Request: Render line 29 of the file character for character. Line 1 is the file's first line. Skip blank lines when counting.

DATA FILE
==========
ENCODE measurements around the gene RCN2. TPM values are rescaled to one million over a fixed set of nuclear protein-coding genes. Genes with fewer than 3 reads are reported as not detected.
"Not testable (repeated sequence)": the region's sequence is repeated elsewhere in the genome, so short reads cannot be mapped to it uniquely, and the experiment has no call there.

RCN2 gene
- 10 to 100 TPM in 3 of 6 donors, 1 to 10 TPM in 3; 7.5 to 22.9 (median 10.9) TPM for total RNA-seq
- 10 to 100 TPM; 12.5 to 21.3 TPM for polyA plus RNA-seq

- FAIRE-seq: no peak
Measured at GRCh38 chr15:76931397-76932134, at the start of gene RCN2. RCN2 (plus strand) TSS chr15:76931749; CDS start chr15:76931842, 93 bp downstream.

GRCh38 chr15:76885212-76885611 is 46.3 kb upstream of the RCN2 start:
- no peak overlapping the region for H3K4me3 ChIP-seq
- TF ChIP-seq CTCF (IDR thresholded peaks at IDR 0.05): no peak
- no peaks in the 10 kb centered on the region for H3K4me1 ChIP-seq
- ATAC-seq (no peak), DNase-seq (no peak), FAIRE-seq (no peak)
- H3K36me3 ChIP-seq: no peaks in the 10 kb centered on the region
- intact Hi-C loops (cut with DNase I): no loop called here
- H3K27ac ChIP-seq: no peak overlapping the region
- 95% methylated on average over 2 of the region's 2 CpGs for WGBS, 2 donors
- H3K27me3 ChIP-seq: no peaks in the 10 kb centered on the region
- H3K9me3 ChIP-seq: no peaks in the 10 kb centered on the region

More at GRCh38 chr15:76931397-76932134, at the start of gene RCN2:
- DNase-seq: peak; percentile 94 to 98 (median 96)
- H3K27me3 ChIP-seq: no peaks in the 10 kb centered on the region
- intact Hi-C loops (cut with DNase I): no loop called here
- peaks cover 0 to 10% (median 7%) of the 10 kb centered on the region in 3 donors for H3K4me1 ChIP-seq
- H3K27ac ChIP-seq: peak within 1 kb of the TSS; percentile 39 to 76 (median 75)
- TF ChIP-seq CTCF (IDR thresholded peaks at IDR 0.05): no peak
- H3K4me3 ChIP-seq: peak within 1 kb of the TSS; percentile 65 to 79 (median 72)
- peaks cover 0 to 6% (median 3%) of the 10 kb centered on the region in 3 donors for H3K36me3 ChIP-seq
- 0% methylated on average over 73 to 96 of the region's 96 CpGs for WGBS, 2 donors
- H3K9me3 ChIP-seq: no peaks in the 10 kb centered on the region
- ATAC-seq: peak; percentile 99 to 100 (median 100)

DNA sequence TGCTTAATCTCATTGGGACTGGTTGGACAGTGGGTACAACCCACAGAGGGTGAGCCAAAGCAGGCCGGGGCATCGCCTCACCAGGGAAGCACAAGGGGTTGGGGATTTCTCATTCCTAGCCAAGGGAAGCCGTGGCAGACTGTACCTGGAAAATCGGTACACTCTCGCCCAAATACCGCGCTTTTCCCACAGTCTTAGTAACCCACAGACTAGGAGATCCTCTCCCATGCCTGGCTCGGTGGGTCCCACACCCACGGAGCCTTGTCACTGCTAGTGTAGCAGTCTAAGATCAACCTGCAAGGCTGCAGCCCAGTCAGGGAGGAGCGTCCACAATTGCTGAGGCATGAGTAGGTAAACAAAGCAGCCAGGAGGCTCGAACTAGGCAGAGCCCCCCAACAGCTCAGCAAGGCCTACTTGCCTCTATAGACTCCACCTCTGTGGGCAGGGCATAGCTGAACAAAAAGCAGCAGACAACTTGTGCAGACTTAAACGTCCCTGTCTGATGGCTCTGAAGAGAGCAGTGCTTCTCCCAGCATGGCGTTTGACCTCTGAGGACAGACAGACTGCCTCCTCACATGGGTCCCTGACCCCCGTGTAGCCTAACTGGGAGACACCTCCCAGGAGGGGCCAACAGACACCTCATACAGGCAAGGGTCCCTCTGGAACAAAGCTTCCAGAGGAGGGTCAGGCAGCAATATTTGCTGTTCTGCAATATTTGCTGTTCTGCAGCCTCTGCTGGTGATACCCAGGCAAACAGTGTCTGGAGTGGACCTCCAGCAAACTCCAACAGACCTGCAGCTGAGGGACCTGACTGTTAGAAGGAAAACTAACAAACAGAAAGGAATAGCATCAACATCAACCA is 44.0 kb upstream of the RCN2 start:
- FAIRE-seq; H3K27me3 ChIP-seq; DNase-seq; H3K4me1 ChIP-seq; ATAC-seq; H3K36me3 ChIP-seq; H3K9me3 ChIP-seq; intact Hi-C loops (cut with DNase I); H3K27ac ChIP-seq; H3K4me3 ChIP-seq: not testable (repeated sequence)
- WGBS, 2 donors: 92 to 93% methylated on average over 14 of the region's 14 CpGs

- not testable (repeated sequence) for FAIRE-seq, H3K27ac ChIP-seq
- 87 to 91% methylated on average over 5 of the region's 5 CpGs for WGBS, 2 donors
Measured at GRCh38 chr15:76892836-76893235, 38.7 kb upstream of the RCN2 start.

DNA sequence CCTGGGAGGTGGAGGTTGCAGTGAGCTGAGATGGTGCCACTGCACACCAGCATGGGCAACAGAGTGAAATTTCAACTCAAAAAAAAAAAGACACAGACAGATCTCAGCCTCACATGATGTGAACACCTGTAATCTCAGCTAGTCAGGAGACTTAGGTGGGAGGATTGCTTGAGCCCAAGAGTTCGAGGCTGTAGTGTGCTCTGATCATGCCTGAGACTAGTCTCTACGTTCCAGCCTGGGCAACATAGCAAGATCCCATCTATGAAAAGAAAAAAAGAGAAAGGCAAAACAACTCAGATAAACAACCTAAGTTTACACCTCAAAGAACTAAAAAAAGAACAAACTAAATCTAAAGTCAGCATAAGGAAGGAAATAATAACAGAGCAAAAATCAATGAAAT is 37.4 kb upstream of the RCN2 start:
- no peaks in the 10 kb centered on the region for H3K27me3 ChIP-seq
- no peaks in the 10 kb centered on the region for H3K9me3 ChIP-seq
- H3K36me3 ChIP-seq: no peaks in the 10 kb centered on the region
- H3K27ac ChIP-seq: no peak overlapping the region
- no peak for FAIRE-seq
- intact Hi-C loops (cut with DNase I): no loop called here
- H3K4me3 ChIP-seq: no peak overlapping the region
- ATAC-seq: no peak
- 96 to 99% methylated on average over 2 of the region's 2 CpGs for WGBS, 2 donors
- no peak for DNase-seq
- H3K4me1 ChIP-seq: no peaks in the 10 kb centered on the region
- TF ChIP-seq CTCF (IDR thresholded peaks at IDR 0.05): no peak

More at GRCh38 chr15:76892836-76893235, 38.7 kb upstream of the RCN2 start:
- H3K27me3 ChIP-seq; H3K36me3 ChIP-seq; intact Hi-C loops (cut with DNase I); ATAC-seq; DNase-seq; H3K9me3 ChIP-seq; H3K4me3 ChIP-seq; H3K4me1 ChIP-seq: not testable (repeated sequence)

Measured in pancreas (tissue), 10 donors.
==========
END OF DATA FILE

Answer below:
- H3K9me3 ChIP-seq: no peaks in the 10 kb centered on the region